The blaze, dubbed the Thomas Fire, broke out on Monday evening in the foothills above Ventura. Winds quickly drove it west into the city some 50 miles northwest of Los Angeles.
By Tuesday evening it remained zero percent contained, and had charred more than 50,000 acres, fire officials said.
"This fire is very dangerous and spreading rapidly, but we'll continue to attack it with all we've got," Brown said in a statement. "It's critical residents stay ready and evacuate immediately if told to do so."
There were no immediate reports of fatalities from the blaze but KABC-TV reported that one person was killed in a car crash while fleeing the area.
The Los Angeles Times reported that a car hit a firefighter who was protecting homes from the flames. It said he was being treated in hospital.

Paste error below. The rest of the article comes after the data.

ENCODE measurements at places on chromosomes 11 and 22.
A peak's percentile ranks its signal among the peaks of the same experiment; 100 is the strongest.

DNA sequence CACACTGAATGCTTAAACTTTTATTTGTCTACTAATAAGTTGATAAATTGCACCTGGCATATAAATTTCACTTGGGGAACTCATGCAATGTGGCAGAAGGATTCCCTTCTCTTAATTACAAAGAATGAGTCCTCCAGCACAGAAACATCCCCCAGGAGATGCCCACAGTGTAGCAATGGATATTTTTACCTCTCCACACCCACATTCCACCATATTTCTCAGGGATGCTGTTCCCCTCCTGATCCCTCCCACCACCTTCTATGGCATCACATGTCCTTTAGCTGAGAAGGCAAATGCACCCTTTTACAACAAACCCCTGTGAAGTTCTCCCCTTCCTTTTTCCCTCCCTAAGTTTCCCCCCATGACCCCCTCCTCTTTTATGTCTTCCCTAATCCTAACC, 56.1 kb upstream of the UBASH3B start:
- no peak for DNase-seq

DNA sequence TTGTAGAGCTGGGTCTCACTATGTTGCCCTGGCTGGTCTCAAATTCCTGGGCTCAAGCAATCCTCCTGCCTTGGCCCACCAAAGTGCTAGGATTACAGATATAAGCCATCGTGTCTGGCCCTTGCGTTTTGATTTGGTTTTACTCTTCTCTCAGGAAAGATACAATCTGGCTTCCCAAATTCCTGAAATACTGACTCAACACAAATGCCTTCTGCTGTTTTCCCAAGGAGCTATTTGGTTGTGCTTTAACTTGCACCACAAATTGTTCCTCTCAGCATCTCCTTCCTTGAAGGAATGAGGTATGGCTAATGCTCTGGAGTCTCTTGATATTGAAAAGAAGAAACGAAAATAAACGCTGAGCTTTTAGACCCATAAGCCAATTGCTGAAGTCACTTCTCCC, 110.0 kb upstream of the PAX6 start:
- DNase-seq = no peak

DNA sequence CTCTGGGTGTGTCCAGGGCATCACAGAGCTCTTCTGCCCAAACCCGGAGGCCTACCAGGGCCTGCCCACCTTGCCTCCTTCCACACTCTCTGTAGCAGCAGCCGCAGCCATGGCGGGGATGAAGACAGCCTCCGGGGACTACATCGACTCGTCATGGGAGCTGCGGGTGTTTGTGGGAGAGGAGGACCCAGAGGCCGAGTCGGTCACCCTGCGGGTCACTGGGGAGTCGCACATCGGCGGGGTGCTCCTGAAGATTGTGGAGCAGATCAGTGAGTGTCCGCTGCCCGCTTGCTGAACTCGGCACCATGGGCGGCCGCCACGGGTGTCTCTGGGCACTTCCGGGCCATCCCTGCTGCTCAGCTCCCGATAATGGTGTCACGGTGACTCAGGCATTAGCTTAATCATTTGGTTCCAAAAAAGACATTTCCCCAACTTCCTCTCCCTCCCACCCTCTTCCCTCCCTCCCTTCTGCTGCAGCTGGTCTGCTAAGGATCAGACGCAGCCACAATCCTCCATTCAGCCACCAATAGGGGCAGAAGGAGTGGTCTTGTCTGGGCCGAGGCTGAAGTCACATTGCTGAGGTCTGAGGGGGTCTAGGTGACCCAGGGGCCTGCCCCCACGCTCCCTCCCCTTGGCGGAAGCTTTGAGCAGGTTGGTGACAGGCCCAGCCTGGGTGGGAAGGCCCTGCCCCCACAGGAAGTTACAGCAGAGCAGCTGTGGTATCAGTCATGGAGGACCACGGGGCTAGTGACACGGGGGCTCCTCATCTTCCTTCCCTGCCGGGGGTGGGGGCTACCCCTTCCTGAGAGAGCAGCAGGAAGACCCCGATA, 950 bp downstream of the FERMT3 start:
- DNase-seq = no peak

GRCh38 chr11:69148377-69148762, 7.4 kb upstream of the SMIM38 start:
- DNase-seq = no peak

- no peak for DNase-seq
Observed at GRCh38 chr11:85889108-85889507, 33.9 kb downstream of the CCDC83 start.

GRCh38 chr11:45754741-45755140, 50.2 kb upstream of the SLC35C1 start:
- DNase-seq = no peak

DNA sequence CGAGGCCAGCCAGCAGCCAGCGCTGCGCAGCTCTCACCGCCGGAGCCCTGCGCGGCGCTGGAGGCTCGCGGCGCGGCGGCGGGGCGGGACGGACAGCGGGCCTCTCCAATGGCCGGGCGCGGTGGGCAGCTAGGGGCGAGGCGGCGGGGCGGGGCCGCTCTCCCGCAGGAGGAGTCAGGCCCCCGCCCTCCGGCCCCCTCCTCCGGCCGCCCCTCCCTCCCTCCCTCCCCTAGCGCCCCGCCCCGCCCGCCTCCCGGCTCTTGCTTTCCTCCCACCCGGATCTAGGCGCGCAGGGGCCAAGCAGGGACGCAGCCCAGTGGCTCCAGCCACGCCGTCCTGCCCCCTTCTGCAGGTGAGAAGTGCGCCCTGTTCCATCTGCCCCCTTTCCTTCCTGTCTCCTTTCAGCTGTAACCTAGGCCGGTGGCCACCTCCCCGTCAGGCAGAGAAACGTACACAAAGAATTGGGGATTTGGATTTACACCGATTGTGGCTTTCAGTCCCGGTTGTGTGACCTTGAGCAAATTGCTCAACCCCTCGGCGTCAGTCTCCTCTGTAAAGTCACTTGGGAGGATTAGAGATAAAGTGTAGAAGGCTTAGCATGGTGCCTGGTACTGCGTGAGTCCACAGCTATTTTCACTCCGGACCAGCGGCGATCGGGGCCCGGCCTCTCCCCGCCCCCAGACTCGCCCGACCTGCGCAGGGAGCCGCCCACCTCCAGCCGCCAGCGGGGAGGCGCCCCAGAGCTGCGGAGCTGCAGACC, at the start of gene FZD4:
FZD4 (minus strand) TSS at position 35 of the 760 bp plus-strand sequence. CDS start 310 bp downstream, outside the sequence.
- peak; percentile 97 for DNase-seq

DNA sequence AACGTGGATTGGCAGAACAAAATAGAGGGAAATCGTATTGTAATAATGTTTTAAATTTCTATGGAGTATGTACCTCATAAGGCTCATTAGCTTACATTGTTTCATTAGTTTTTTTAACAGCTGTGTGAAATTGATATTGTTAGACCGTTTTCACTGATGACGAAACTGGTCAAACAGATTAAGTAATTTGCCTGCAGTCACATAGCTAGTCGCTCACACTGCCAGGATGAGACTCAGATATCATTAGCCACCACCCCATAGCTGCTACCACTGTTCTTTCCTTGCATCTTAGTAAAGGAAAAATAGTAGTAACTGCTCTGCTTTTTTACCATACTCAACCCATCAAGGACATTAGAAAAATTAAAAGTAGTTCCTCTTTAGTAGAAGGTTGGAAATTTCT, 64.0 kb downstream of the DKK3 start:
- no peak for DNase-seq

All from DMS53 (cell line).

More than 250,000 homes were without power, utilities said. All schools in the Ventura Unified School District were closed.
The Thomas Fire was the largest of several large blazes that broke out across Southern California following the onset of the Santa Ana winds.
Los Angeles Mayor Eric Garcetti declared a state of emergency in the city.
"We're chasing the fire, trying to get ahead of it, trying to get in front to provide structure defence," Los Angeles County Chief Deputy David Richardson told reporters at an afternoon briefing as thick black smoke drifted across the city.
The Santa Ana winds, which blow in from the California desert, were forecast to top out at 70 miles per hour (115 km per hour) and remain strong through the week.
(Additional reporting by Peter Szekely in New York, Brendan O'Brien in Milwaukee and Dan Whitcomb in Los Angeles; Writing by Dan Whitcomb; Editing by Jeffrey Benkoe and Grant McCool)
(This story has not been edited by NDTV staff and is auto-generated from a syndicated feed.)